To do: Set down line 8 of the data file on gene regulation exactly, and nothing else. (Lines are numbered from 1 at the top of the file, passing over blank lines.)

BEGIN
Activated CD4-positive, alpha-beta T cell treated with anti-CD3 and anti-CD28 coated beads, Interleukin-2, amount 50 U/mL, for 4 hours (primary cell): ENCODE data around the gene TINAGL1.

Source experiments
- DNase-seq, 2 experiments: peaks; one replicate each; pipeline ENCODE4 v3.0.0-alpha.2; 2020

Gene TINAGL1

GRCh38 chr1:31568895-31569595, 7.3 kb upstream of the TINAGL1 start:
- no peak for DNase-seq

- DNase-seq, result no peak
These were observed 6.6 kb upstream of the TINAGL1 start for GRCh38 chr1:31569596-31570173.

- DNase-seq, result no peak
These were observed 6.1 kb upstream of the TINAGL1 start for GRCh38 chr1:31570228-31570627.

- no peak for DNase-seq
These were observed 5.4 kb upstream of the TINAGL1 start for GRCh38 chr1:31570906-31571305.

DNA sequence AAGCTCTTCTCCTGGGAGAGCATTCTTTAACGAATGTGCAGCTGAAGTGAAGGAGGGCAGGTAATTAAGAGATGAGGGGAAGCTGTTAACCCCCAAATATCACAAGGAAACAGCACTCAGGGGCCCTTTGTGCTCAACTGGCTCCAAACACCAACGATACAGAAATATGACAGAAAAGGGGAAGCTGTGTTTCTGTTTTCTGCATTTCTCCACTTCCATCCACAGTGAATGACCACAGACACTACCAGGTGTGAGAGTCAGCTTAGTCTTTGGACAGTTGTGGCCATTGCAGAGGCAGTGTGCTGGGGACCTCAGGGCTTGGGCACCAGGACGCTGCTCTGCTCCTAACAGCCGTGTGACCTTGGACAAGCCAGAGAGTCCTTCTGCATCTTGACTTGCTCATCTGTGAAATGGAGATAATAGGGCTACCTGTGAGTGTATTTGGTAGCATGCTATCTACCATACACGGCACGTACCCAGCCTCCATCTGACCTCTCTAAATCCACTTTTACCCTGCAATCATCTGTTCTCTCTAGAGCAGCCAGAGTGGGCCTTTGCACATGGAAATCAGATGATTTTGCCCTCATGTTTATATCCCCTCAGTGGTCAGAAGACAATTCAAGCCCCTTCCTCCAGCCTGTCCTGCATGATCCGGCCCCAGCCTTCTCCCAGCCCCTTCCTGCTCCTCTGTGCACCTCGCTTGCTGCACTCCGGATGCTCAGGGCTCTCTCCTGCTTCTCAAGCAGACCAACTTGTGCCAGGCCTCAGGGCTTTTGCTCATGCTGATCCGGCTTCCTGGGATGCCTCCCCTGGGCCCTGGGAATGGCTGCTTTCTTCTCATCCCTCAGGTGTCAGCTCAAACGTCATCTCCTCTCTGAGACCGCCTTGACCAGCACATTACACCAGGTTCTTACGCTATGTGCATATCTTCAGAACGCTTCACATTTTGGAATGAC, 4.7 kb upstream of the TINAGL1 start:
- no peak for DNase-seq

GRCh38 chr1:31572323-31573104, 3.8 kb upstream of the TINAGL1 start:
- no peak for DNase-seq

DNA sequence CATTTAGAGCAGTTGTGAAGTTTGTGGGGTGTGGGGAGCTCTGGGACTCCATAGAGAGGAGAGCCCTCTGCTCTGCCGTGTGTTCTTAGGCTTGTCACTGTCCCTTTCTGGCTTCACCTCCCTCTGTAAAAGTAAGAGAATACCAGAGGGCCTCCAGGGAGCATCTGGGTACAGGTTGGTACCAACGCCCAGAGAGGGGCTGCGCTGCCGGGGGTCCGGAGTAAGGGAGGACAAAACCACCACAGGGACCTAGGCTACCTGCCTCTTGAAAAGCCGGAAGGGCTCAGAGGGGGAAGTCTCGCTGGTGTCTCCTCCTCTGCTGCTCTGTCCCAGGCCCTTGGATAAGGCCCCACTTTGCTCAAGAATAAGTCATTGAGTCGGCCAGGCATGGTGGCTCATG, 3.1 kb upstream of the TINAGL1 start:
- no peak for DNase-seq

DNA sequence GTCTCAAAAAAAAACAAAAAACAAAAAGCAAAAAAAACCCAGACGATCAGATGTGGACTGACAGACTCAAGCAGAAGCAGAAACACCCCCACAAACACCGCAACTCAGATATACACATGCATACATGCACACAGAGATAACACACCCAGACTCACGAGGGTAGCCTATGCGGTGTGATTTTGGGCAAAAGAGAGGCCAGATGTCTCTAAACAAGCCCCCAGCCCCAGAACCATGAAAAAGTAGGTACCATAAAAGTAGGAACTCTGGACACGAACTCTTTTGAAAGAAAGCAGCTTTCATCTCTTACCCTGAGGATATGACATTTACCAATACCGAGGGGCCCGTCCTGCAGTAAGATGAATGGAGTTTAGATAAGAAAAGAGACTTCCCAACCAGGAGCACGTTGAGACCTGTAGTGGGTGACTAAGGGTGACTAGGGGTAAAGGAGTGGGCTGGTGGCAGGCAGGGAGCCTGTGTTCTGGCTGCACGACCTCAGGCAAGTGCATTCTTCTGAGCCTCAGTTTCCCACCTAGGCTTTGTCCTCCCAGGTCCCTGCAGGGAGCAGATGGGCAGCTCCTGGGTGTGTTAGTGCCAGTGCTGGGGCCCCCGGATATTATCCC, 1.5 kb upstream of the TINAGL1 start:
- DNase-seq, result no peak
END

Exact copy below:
These were observed 6.6 kb upstream of the TINAGL1 start for GRCh38 chr1:31569596-31570173.